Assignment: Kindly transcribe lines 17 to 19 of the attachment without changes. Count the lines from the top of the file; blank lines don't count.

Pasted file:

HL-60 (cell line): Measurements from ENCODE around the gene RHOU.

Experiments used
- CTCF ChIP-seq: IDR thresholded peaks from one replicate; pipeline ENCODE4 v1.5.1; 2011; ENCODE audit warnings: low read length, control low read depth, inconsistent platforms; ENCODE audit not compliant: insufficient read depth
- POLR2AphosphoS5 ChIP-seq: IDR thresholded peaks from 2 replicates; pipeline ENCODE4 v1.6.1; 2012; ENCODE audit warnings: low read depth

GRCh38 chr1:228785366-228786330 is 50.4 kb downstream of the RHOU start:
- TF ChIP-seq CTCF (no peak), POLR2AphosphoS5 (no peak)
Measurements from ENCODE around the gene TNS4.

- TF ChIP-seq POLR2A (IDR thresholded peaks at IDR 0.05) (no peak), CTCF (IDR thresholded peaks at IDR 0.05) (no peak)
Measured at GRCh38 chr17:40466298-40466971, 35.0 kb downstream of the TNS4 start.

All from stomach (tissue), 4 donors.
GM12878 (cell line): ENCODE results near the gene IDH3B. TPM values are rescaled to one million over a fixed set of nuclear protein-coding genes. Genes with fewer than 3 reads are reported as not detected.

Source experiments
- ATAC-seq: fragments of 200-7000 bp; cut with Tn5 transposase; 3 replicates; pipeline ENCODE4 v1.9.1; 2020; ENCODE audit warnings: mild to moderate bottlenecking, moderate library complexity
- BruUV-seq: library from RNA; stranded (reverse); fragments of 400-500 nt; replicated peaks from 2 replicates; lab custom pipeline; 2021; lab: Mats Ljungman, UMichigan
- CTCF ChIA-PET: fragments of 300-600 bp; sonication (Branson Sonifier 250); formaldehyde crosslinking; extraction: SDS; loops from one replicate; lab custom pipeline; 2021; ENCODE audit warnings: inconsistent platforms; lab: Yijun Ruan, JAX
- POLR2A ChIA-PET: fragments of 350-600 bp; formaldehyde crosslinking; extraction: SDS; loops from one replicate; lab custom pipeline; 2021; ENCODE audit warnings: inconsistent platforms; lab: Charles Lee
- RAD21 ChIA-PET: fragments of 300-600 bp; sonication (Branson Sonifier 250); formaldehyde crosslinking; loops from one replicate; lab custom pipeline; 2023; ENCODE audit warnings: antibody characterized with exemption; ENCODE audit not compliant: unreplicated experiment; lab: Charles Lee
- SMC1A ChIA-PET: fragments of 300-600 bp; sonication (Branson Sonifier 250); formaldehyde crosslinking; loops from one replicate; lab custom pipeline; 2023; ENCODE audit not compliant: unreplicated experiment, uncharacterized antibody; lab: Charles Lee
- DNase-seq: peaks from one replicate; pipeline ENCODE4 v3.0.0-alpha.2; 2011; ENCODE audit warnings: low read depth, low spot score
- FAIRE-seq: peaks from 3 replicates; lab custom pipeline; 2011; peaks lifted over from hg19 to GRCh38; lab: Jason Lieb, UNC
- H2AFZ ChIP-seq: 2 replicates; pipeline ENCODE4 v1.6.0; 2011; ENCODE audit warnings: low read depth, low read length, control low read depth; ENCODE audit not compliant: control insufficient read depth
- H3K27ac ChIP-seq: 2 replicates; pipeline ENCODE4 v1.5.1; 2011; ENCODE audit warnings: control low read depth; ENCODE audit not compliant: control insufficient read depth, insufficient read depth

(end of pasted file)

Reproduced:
- RAD21 ChIA-PET: fragments of 300-600 bp; sonication (Branson Sonifier 250); formaldehyde crosslinking; loops from one replicate; lab custom pipeline; 2023; ENCODE audit warnings: antibody characterized with exemption; ENCODE audit not compliant: unreplicated experiment; lab: Charles Lee
- SMC1A ChIA-PET: fragments of 300-600 bp; sonication (Branson Sonifier 250); formaldehyde crosslinking; loops from one replicate; lab custom pipeline; 2023; ENCODE audit not compliant: unreplicated experiment, uncharacterized antibody; lab: Charles Lee
- DNase-seq: peaks from one replicate; pipeline ENCODE4 v3.0.0-alpha.2; 2011; ENCODE audit warnings: low read depth, low spot score